You may be able to move items to other areas of the house, such as the basement or attic, or simply de-clutter and get rid of them entirely. Without a traditional garage, you will need another place to park your car. This could be under a carport, in the driveway, or on the street.
Before you convert your garage, be sure to look at local guidelines and restrictions for street parking, as some cities or HOAs may have limitations on where cars can park. Parking outside the garage could potentially leave your car exposed to the elements, which is another thing to take into account.
Converting your garage to living space likely requires local permits. Before you start the project, check to see what parts of the construction will require inspection and permits, such as the overall floorplan, wiring, or plumbing.
Following local regulations and zoning codes ensures the construction is done according to plan and ensures the project will be safe for years to come.
To find the local codes and zones for your area, contact your city or county’s zoning office. Working with an experienced local contractor can also be beneficial for the zoning process, as they are likely familiar with what permits are needed and can even take care of ensuring everything is up to code.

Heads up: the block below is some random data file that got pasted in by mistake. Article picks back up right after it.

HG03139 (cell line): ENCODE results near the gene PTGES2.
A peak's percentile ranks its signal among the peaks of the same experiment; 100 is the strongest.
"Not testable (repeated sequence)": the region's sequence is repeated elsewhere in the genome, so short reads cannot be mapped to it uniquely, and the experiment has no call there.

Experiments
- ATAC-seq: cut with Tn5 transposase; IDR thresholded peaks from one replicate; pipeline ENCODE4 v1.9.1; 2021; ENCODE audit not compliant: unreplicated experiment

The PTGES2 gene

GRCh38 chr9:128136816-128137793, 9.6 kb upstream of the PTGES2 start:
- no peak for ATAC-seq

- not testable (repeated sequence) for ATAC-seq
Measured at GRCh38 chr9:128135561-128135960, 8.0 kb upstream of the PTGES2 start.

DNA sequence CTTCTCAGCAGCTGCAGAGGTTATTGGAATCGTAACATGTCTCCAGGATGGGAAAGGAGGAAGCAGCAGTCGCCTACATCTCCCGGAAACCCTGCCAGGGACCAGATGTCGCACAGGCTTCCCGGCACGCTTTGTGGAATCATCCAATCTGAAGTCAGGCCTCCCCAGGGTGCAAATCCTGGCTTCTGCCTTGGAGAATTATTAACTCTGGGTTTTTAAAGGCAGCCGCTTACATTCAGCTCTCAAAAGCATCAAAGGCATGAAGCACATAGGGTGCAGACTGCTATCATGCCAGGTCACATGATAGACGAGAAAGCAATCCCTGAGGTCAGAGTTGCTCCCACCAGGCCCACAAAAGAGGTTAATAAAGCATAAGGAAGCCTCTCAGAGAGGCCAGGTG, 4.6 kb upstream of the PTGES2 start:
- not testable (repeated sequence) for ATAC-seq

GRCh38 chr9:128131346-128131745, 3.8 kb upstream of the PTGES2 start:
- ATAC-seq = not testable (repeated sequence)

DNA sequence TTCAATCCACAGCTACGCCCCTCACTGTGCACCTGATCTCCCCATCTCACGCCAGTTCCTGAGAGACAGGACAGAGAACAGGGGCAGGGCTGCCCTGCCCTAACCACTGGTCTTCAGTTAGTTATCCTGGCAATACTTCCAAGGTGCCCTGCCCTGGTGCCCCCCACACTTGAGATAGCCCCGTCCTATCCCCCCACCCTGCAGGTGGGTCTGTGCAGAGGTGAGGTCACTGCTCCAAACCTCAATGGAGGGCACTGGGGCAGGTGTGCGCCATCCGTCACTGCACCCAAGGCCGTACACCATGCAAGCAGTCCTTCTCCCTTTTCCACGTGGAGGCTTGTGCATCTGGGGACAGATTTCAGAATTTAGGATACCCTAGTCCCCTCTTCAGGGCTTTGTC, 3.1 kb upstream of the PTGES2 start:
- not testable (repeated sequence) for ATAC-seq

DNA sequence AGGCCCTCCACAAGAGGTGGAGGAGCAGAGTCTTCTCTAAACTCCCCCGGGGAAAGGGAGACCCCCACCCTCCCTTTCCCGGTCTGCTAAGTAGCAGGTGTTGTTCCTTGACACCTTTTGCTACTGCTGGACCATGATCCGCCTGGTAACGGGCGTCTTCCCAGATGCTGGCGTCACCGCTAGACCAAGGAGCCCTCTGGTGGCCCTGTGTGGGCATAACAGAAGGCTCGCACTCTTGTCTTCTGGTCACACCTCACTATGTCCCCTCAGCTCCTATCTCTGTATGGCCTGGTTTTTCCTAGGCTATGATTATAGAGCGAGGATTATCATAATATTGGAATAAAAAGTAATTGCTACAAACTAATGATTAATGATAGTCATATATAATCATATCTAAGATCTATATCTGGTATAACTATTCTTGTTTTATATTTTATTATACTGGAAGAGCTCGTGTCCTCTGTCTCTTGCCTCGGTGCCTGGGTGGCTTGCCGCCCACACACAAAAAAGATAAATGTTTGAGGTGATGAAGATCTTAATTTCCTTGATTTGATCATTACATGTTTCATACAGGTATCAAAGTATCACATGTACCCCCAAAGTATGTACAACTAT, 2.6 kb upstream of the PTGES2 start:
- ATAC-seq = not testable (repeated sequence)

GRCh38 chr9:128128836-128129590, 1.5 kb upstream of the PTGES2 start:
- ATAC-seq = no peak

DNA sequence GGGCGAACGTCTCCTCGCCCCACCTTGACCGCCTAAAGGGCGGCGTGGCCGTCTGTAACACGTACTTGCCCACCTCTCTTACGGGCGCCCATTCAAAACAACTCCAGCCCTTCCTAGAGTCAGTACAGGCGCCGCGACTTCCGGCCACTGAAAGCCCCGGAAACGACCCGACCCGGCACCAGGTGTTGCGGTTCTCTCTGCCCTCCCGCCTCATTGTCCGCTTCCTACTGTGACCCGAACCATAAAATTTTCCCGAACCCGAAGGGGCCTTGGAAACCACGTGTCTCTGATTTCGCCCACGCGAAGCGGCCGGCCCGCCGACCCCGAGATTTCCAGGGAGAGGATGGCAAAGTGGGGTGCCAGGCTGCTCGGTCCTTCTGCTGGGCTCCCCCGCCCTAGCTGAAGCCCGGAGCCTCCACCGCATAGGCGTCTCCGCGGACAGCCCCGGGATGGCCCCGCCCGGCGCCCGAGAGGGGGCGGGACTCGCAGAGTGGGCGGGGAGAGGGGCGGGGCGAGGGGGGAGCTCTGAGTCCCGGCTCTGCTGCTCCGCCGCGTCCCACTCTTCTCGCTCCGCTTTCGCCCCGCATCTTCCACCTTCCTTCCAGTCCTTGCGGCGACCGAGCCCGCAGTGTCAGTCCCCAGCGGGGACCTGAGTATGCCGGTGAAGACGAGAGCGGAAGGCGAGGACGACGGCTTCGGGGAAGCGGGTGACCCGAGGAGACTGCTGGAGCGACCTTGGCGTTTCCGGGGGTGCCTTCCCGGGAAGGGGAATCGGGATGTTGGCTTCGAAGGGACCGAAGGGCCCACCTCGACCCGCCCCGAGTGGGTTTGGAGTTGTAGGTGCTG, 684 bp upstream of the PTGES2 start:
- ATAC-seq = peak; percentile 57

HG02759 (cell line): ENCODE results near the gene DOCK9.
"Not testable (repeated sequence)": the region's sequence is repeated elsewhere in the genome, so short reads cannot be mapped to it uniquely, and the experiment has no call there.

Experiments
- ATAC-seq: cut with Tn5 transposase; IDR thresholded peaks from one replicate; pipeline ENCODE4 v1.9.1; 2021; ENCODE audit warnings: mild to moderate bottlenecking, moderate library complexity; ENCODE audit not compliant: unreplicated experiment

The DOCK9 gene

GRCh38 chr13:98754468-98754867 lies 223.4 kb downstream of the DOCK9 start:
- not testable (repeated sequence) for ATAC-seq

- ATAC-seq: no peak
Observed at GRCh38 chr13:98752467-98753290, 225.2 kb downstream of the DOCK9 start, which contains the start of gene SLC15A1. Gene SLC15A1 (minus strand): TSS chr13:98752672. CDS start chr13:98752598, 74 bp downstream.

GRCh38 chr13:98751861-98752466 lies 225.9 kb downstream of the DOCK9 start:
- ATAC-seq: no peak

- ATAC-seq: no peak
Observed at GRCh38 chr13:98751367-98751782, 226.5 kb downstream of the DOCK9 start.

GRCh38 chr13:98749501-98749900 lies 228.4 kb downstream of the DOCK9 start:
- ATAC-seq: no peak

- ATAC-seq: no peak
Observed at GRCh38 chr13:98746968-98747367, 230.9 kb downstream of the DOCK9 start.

As you sign work agreements with a home remodeling service or contractor, be sure to clearly state who will take care of inspections and permits.
Adding livable square footage to your home could also increase your property taxes. Research taxes in your area to consider the long-term financial implications of the conversion.
Before you start creating your dream home office, consider the best layout for the space. The layout will depend on the square footage of the space, how you plan to use it, and what features you want to include. When creating the layout, consider if there are any windows in the garage and if you are going to seal off the garage door or just create a false wall in front of it.
You may also want to consider the location of the electrical components like outlets and light switches. Electrical elements can be changed and re-wired before the walls are drywalled, but it will change the scope of the project.
Most garages only have a concrete floor. This works well for storing cars or tools but can be very cold and uncomfortable for a living space.
Most kinds of flooring, including wood, tile, or carpet, can work well in a garage addition if the concrete floor is prepared properly. This includes sealing any cracks or holes and leveling the concrete. Depending on the layout of your home and garage, you can also need to raise the garage floor to match the floor height of the rest of the home.
Once the subfloor is level, adding a layer of polyethylene sheeting or coating can protect the flooring and block any moisture from getting through the concrete.